[The following paragraph was accidentally omitted from the original post, and added several hours later:] Our Sages registered the same concern regarding the Book of Esther and the Haggadah, despite their gripping stories, and solved the problem by adding read-alongs to Esther (Mishneh Berurah 689:16) and distribution of toys prior to the Haggadah. (Pesachim 108b)

In general, I believe in the idea of abbreviating in certain parts of davening on a temporary basis, for the sake of building kavvanah. However, I have a hard time with the idea of abbreviating Koheles; it's only read once each year, and so the kids won't end up hearing the whole thing. Also, they are a tzibbur, and a tzibbur should read Koheles; this is not the same as having individuals skip certain paragraphs of Tehillim in pesukei d'zimra.

Another option might be to interrupt the reading with questions about the text, but I'm not clear on how that would work here. Even if the kids could be drawn into real discussion, the trade-off would be elongating an already-too-long reading.

Another option: I've been told that there was a minhag in certain communities, going back centuries, to split up Koheles between the opening and closing days of Yom Tov. This might be worthwhile.

For the most fun, perhaps there could be a "drinking game" variation for Koheles. Postpone the reading until after musaf, make kiddush, and then distribute bows of corn chips, pretzels, etc. Every time you hear "hevel", pop a pretzel. Every time you hear "ra", have a corn chip. Etc. The kids would read it, and the dentists would love you...

What would you do?

Saturday, October 13, 2012

My grandmother

Thank you for your condolence emails; I appreciate it. If you are able to learn mishnah in memory of my grandmother, please sign up here.

I've been debating whether to post the eulogy I gave at my grandmother's funeral. I've felt reticent, but many people have asked about my grandmother and I do want them to know something about her, and I have found it difficult to discuss my feelings in conversation, so I have decided to publish it here. [You might also go back to this post related to my grandmother, and to this older post about her.]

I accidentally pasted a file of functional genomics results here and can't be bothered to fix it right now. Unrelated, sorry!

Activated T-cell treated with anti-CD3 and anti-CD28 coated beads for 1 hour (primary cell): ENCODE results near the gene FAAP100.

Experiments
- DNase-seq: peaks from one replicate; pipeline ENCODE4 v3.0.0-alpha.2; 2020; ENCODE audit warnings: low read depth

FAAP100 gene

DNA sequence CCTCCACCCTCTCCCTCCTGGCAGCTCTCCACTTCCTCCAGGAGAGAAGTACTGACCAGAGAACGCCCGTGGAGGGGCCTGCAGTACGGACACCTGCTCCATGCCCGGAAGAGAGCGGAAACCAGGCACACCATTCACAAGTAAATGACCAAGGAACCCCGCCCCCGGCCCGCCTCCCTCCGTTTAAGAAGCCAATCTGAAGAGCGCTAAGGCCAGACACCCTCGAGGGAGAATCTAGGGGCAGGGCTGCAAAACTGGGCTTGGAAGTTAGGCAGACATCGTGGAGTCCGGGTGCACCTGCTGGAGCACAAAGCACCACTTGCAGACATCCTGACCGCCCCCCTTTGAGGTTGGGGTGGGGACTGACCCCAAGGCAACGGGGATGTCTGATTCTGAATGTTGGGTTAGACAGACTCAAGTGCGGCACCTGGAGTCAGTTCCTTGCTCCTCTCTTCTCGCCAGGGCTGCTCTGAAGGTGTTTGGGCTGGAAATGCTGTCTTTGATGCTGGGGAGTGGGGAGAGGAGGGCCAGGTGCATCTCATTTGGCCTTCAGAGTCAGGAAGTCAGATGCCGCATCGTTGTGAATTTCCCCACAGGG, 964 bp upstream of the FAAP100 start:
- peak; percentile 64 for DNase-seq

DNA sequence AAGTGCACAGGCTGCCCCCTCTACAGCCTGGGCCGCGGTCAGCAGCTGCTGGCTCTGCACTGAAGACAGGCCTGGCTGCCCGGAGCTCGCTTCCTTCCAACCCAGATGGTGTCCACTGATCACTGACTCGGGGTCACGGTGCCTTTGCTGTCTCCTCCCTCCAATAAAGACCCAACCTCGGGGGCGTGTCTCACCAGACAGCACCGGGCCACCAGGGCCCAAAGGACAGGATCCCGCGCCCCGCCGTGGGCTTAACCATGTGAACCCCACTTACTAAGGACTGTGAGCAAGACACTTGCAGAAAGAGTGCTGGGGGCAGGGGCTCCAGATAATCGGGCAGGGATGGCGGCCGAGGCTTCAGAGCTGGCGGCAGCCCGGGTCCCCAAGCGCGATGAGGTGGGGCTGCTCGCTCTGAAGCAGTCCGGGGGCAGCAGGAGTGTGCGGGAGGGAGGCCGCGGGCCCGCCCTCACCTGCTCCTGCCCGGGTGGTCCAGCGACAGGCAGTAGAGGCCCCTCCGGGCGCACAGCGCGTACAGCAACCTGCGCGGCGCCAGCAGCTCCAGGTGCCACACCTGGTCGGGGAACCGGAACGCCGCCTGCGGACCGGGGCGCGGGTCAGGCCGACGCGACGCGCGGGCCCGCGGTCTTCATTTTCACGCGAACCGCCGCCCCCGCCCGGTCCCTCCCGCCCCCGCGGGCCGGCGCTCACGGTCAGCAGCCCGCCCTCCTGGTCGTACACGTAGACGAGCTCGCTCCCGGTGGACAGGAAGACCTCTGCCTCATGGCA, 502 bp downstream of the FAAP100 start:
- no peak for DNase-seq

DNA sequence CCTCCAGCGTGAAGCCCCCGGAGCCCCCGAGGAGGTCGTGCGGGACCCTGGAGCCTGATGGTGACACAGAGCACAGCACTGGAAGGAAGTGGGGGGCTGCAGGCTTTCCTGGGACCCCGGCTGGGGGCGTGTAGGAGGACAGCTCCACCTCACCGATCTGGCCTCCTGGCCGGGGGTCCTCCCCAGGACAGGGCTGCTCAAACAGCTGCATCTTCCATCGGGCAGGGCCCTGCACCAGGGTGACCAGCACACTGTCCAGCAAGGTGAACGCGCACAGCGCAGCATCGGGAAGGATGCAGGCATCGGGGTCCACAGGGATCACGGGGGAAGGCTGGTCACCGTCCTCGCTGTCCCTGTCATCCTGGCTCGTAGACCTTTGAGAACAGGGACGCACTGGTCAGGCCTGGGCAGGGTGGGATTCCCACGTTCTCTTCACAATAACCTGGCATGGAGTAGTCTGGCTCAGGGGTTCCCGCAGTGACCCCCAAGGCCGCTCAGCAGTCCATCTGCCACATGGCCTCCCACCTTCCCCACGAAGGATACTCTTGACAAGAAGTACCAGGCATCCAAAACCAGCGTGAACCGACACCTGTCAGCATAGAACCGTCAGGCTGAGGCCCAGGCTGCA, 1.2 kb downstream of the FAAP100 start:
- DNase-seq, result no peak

We generally avoid full-blown eulogies and crying on the day after Yom Tov, so I will try to structure my thoughts more as a dvar torah.

A Jewish woman of more than 3000 years ago, Chanah, wanted nothing more than to birth a child. Living in a society that prized children and viewed procreation as the first Divine directive, surrounded in her house by the children of her rival, she knew daily misery. She trekked to the Temple every year and prayed for a child, while enduring mockery from those around her. Finally, finally, she birthed a son, Shemuel, and she sang a song to Gd; the song is recorded in the book of Shemuel.

Chanah's song is strange, though; a poem of ten sentences, it never mentions her son. Only the opening line even mentions that Gd has done anything for her, at all; she says עלץ לבי בד', "I rejoice in Your salvation." But the rest of the poem, instead of focussing on Chanah's experience, declares that Gd raises the fallen and lowers the mighty, enriches the indigent and reduces the grand to poverty, causes death and brings life. Is this really a song about the birth of her son?

Many have been puzzled by this poem; some have labelled it not a song of thanks, but a prophetic message. Others have taken it as a lesson in Jewish philosophy. Still others see her praise of Divine might as mere prologue to a request that Gd protect her son, Shemuel.